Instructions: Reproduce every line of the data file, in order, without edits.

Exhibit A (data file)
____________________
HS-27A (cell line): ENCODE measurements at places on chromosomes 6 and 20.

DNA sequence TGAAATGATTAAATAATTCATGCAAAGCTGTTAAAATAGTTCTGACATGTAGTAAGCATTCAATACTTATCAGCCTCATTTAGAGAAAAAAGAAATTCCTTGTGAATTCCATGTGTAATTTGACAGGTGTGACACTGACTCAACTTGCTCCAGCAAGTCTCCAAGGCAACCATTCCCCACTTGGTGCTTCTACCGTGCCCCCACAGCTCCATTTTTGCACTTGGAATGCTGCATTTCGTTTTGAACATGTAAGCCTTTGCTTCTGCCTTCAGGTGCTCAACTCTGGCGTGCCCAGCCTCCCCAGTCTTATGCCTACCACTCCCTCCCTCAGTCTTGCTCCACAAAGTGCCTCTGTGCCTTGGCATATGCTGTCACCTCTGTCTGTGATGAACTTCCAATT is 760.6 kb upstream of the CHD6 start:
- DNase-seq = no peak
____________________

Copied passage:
HS-27A (cell line): ENCODE measurements at places on chromosomes 6 and 20.

DNA sequence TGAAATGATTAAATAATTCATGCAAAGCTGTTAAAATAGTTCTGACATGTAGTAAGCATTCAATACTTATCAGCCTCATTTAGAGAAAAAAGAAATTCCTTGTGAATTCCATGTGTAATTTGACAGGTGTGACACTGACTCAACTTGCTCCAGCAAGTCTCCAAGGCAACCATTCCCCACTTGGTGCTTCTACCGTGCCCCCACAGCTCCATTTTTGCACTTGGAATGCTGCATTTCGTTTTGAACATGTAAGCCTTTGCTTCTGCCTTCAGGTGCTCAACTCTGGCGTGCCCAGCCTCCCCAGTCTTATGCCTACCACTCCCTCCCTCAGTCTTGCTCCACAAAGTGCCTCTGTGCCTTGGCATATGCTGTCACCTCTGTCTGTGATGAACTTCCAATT is 760.6 kb upstream of the CHD6 start:
- DNase-seq = no peak